One Community -- Many Generations

Wayne  County Cohort of Agencies Launches Livability Survey

A promotion social media post encourage people to take the Livability Survey including QR Code Opens in new windowWayne Tomorrow! fielded a cohort of organizations to participate in a new community development program called One Community -- Many Generations, created by Penn State Extension Service with the support of a grant from AARP.

One Community – Many Generations aims to create more livable and inclusive communities by engaging residents and community leaders. Through the AARP grant, Penn State Extension developed an intergenerational community engagement guide and online community survey.

Led by Mikki Uzupes, who serves as President of the Wayne Library Alliance and Co-chair of the Wayne Tomorrow! Community Hubs Task Force, the cohort also includes the following: Mary Ursich , County Area Agency on Aging; Elizabeth Lopez, Wayne County YMCA; Michele Minor Wolf, Victims Intervention Program; Dave Hartung, Wayne County System of Care; Margaret Allen, Wayne Memorial Hospital/Health System; Kim McGinnis, WEDCO; and Mike Uretsky, a retired professor from the NYU Stern School of Business.

“We are planning to engage many others groups and organizations in helping us promote the Livability Survey, which has been modified to reflect the needs of Wayne Tomorrow!” Uzupes explained. The broad group of stakeholders will be asked to dive into the results of the assessments and work to identify potential community improvement projects.

Wayne Tomorrow! leapt at the chance to participate in the Penn State Program for a variety of reasons:

  • The ability to customize a professionally developed survey tool;
  • The opportunity to work with Penn State to interpret the results;
  • To complement the work of the WT! Community Hubs Task Force
  • To provide high quality data for other planning efforts.
  • To encourage intergenerational planning, programs and policy development at all levels.

The Livability Survey works to improve livability in a community by facilitating an exchange of ideas among generations and capturing that feedback, which can then be used to develop action plans that address issues residents identify as important.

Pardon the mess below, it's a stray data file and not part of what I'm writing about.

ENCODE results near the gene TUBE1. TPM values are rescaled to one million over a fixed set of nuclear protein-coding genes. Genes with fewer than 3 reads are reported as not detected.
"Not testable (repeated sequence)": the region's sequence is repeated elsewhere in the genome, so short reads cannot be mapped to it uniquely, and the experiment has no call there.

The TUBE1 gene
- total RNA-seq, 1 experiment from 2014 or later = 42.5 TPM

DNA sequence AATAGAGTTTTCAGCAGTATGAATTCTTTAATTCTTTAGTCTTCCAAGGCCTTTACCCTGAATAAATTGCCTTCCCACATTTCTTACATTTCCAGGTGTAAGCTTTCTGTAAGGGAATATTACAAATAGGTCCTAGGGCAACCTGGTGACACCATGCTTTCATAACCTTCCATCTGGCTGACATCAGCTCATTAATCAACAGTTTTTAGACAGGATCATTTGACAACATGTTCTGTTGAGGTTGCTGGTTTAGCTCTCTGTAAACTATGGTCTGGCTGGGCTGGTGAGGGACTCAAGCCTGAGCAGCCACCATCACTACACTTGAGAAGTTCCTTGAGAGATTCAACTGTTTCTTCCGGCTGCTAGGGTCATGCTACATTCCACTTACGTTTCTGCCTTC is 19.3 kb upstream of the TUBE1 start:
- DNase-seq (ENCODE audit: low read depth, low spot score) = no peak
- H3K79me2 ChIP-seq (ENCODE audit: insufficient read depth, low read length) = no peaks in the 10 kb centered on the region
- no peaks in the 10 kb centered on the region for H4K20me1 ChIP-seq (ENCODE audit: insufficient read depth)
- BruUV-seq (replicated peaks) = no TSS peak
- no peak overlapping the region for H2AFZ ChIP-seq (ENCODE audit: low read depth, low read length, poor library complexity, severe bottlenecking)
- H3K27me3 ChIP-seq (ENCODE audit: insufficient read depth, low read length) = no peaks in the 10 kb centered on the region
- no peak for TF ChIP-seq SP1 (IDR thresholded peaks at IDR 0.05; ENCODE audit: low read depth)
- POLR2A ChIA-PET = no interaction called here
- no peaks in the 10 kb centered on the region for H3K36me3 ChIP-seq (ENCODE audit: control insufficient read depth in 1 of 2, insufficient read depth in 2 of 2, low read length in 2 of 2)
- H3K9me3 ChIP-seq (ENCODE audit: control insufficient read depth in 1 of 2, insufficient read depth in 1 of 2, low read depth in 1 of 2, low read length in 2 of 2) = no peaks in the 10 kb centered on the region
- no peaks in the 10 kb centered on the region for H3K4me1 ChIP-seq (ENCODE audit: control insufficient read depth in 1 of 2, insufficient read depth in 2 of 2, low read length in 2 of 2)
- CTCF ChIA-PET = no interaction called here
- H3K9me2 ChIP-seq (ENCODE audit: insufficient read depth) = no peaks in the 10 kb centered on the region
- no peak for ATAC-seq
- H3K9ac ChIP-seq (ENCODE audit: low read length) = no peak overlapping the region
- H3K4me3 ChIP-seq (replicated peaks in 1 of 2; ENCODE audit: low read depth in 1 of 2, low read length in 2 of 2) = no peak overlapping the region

The survey has been designed to gauge how people feel about different aspects of the community. It gathers some important demographic information, including their general location (Newfoundland to Starrucca and beyond) and then asks them to rate how much they think it needs to be improved. The survey seeks input on quality of life, community services and more.

It will take a bit of time to fill out, but it is expected to yield some very valuable information that will be used to identify projects and develop action plans for achieving them. In fact, the program calls for the cohort to undertake one or more projects as a result of what they learn.

The survey is available online through May 10 and paper copies can be accessed at your local library or senior center or you can download the survey. Penn State officials work with the cohort to interpret the results of the study, which will be presented at a public forum.

The survey results will also be valuable as a variety of projects move forward such as the Greater Honesdale Partnership’s Downtown Revitalization Program.

Download the Survey.

Developed by Penn State-AARP Partnership

Through a grant  partnership with AARP, Penn State Extension developed an intergenerational community engagement guide and online  community assessment tool. The assessment tool aims to  improve livability in a community through intergenerational  exchange and feedback capture. Communities can utilize this guide and assessment tool to gather feedback from residents about walking routes, transportation, economic issues,  placemaking, infrastructure, community livability, and more.  The feedback can then be used to develop action plans that  address issues that residents identify as important. 

Through this process communities will:

  • Engage a diverse group of stakeholders.
  • Conduct community outreach and participant recruitment by targeting community leaders and age-diverse volunteers.
  • Gather feedback from residents on 6 indicators of community livability and inclusion:
    • Quality of Place
    • Diversity & Inclusion
    • Business & Economy
    • Housing
    • Community Services
    • Transportation
  • Facilitate intergenerational conversations and community study activities aimed at developing action plans for potential development.
  • Prepare community leaders for decision-making and action planning.
  • Better understand the value of inclusive planning and ways to create intergenerational interaction.    
Scan this code to access the Livability Survey for Wayne Tomorrow!